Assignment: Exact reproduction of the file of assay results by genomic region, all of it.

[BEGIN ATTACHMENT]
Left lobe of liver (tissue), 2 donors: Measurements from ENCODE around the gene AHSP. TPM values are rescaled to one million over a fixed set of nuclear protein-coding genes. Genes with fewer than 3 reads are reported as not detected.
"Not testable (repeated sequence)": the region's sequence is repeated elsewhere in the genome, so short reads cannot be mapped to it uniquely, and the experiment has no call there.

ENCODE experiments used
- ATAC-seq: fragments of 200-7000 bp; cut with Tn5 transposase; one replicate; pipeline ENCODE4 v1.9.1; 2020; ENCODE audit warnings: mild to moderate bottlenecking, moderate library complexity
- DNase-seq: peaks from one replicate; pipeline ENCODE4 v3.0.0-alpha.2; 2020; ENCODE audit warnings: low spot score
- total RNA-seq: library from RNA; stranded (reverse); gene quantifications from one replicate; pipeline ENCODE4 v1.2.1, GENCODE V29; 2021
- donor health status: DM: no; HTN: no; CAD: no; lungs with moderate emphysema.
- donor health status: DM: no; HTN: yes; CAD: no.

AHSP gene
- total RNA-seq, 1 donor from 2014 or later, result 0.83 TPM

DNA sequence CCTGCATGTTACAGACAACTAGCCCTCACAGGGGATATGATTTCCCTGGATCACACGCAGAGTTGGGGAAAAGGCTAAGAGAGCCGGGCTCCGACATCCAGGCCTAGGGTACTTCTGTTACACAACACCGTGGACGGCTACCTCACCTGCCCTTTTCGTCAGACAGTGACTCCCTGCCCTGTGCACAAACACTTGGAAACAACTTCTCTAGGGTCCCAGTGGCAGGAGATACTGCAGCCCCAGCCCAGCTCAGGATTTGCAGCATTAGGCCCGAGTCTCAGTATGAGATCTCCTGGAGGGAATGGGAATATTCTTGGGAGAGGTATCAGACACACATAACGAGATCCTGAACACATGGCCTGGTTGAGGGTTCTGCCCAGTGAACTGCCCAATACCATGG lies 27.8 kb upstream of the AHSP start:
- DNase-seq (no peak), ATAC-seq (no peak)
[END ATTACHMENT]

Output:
Left lobe of liver (tissue), 2 donors: Measurements from ENCODE around the gene AHSP. TPM values are rescaled to one million over a fixed set of nuclear protein-coding genes. Genes with fewer than 3 reads are reported as not detected.
"Not testable (repeated sequence)": the region's sequence is repeated elsewhere in the genome, so short reads cannot be mapped to it uniquely, and the experiment has no call there.

ENCODE experiments used
- ATAC-seq: fragments of 200-7000 bp; cut with Tn5 transposase; one replicate; pipeline ENCODE4 v1.9.1; 2020; ENCODE audit warnings: mild to moderate bottlenecking, moderate library complexity
- DNase-seq: peaks from one replicate; pipeline ENCODE4 v3.0.0-alpha.2; 2020; ENCODE audit warnings: low spot score
- total RNA-seq: library from RNA; stranded (reverse); gene quantifications from one replicate; pipeline ENCODE4 v1.2.1, GENCODE V29; 2021
- donor health status: DM: no; HTN: no; CAD: no; lungs with moderate emphysema.
- donor health status: DM: no; HTN: yes; CAD: no.

AHSP gene
- total RNA-seq, 1 donor from 2014 or later, result 0.83 TPM

DNA sequence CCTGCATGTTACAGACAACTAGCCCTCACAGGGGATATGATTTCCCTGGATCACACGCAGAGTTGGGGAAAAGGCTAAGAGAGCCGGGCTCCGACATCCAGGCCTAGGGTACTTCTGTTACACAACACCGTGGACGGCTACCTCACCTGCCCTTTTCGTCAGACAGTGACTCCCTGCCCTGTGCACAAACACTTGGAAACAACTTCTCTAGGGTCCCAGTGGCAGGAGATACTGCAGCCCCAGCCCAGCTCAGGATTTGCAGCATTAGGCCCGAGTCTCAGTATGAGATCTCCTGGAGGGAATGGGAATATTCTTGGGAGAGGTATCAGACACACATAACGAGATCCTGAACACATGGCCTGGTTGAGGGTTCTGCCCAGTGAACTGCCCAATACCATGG lies 27.8 kb upstream of the AHSP start:
- DNase-seq (no peak), ATAC-seq (no peak)